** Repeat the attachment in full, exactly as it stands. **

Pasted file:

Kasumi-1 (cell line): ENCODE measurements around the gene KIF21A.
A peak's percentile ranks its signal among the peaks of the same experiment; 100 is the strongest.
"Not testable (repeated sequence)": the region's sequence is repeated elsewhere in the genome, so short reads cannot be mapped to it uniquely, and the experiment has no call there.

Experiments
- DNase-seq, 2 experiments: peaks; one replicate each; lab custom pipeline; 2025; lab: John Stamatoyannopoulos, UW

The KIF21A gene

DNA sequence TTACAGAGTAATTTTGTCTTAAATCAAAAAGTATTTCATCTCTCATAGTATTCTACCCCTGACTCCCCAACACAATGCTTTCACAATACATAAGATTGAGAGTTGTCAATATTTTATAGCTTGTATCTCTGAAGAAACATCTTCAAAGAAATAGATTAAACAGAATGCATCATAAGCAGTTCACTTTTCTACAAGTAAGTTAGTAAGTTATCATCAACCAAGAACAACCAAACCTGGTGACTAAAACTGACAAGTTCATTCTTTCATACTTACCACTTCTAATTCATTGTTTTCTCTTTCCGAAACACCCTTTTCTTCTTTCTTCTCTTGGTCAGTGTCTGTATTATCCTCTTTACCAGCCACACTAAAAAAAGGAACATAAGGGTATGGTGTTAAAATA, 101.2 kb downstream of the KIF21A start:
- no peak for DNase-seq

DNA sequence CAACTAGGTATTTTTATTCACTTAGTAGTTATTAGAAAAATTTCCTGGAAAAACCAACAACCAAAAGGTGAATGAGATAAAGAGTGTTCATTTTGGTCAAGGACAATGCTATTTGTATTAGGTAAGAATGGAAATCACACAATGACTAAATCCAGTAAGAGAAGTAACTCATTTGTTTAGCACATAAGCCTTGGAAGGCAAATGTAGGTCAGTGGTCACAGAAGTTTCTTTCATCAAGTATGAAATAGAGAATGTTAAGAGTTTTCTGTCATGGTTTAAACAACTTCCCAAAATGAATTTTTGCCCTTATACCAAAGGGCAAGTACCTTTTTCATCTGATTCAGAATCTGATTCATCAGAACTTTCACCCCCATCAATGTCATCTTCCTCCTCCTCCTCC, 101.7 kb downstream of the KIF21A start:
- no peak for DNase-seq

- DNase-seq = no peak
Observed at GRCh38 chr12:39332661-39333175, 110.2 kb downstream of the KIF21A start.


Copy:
Kasumi-1 (cell line): ENCODE measurements around the gene KIF21A.
A peak's percentile ranks its signal among the peaks of the same experiment; 100 is the strongest.
"Not testable (repeated sequence)": the region's sequence is repeated elsewhere in the genome, so short reads cannot be mapped to it uniquely, and the experiment has no call there.

Experiments
- DNase-seq, 2 experiments: peaks; one replicate each; lab custom pipeline; 2025; lab: John Stamatoyannopoulos, UW

The KIF21A gene

DNA sequence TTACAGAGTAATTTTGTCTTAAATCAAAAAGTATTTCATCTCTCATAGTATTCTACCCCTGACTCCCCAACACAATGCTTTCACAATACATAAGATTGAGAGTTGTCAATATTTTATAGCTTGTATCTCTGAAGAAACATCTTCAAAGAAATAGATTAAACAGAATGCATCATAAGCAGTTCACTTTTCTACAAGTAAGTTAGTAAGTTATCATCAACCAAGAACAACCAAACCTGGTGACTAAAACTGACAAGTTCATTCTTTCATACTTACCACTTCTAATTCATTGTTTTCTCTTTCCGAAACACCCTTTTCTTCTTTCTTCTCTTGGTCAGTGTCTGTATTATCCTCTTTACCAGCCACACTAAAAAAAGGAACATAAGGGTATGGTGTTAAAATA, 101.2 kb downstream of the KIF21A start:
- no peak for DNase-seq

DNA sequence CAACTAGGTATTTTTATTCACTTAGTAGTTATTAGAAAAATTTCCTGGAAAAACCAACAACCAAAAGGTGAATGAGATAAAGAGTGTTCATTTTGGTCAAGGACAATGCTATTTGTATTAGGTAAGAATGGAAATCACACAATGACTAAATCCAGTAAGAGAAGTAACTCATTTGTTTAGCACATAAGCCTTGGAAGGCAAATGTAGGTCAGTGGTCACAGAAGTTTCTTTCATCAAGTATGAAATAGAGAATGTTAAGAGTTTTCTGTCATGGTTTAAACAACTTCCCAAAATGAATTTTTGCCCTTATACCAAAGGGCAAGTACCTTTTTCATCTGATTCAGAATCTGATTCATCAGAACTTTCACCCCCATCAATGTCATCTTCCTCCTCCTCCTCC, 101.7 kb downstream of the KIF21A start:
- no peak for DNase-seq

- DNase-seq = no peak
Observed at GRCh38 chr12:39332661-39333175, 110.2 kb downstream of the KIF21A start.